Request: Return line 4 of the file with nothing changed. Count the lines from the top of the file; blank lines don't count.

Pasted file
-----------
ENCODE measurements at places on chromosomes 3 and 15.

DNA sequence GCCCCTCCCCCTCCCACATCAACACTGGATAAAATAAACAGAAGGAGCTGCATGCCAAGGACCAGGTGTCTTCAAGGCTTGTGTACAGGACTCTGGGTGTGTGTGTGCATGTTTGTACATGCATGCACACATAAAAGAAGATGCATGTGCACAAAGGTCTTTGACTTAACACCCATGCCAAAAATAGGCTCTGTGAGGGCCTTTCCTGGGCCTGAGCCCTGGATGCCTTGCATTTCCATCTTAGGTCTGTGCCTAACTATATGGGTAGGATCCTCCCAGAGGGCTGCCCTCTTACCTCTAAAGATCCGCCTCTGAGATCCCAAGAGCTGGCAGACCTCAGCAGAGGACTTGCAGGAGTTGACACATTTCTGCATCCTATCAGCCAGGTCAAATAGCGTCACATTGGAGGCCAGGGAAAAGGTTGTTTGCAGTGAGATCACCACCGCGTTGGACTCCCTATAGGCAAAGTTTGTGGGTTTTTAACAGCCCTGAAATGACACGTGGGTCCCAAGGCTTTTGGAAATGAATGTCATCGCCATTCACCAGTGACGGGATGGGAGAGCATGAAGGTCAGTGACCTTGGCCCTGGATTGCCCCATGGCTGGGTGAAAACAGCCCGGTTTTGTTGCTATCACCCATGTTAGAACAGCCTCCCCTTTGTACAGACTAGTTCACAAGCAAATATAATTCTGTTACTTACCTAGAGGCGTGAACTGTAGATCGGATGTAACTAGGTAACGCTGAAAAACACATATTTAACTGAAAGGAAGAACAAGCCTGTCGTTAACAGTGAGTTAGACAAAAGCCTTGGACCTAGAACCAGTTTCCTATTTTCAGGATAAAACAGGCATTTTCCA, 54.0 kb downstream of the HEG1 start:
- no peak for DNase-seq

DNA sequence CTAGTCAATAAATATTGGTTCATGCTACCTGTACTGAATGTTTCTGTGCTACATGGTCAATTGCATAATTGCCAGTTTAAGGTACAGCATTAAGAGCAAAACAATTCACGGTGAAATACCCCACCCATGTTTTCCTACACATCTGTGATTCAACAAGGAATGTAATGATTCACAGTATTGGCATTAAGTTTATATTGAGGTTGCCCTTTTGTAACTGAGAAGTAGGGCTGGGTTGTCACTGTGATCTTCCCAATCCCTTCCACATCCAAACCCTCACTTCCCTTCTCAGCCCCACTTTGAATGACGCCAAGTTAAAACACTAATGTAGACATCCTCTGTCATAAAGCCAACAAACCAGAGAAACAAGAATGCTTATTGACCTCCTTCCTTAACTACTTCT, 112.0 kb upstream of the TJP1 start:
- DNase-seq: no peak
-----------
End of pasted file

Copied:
DNA sequence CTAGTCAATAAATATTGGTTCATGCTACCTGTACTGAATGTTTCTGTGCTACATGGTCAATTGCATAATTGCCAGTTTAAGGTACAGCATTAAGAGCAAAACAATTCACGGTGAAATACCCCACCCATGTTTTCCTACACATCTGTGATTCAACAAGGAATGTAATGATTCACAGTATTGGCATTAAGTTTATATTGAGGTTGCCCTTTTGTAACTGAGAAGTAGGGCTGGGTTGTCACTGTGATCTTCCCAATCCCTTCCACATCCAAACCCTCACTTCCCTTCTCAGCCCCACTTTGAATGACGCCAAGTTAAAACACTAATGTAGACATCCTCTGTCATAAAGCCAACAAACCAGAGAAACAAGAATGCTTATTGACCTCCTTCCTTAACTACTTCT, 112.0 kb upstream of the TJP1 start: